In addition to academic excellence, a British education places a strong emphasis on the development of soft skills. These include teamwork, open communication, public speaking and leadership. Students are encouraged to participate in extracurricular activities, such as sports, music and drama, which help them develop skills and prepare for success not only in their academic studies but also in their personal and professional lives.

6. A holistic approach to education

A holistic approach to education provides pupils with a range of opportunities in and out of the classroom to help develop important learner attributes and human qualities such as care, tolerance, and respect for others. Students at British schools are encouraged to engage actively, ethically and purposefully with the world around them and to respect other cultures and beliefs. The well-known “house system” - where students become members of a house (a subgroup of the student body) on their first day of school - contributes to this goal, by promoting a welcoming culture and healthy competition between pupils.

7. A balance of tradition and innovation

The British education system, which includes some of the world’s oldest and most prestigious universities and schools, has a long history and is steeped in tradition. It has also been quick to adopt innovative approaches to teaching and learning, incorporating new technologies and methods to improve outcomes for students. This balance is reflected in the curriculum, which emphasises core subjects while also allowing for flexibility and experimentation. Ultimately, the British system prepares students for success in an ever-changing world while also preserving the best of the past.

8. A safe and stimulating learning environment

British education is committed to providing a learning environment that is secure and stimulating. Schools have a strong safeguarding culture which includes not only an unwavering commitment to child protection but also the emotional, physical, and mental health and wellbeing of every child. Staff are recruited based on their qualifications, training, background and criminal history, which are thoroughly checked.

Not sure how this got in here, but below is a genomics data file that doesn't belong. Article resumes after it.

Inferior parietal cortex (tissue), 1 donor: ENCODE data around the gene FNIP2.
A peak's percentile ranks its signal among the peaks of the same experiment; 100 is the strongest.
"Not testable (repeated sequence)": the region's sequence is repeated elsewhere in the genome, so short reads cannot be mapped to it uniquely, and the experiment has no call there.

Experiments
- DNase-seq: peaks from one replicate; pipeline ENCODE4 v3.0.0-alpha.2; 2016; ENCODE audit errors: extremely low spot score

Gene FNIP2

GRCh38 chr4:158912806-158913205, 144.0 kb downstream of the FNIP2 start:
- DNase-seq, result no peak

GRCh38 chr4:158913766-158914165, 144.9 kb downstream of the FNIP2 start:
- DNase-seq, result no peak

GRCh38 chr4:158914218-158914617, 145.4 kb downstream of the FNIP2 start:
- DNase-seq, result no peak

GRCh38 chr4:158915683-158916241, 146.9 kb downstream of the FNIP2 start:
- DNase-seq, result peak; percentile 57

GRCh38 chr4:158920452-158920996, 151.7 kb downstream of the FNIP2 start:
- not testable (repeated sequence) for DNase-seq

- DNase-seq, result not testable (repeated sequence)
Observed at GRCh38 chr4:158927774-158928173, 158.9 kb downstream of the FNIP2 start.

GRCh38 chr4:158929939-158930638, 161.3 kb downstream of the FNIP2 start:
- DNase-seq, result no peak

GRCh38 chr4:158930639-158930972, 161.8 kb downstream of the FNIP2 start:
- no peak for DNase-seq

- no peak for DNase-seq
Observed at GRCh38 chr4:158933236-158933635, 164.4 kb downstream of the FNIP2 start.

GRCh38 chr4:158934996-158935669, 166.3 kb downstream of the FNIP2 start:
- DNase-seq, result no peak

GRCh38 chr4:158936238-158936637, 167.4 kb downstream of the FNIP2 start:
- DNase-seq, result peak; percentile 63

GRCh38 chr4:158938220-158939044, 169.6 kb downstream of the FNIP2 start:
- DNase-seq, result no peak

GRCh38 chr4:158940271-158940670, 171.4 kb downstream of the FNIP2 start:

9. Global recognition

British education is globally recognised and respected. Graduates from British schools are highly valued by universities and employers around the world, opening doors to various career opportunities. 

10. English Language

English is the most commonly spoken language in the world and is the language of science, aviation, computers, diplomacy and business. Immersing children in an English language environment gives students access to a world of opportunity. It prepares them for international studies and careers, and gives them the possibility to enjoy rich social interactions in many cultures across the world.

St. George’s, The British International School, is the biggest school group in Germany with schools in Cologne, Düsseldorf Rhein-Ruhr and Munich, and pupils from over 50 different countries. The schools accept students between the ages of two and 18, and follow the National Curriculum of England, allowing students to complete IGCSEs and then the IB. St. George’s schools aim to prepare children to lead a life that makes a difference, embracing responsibility, and seeking to influence others positively.

Sally Lewis


Sally Lewis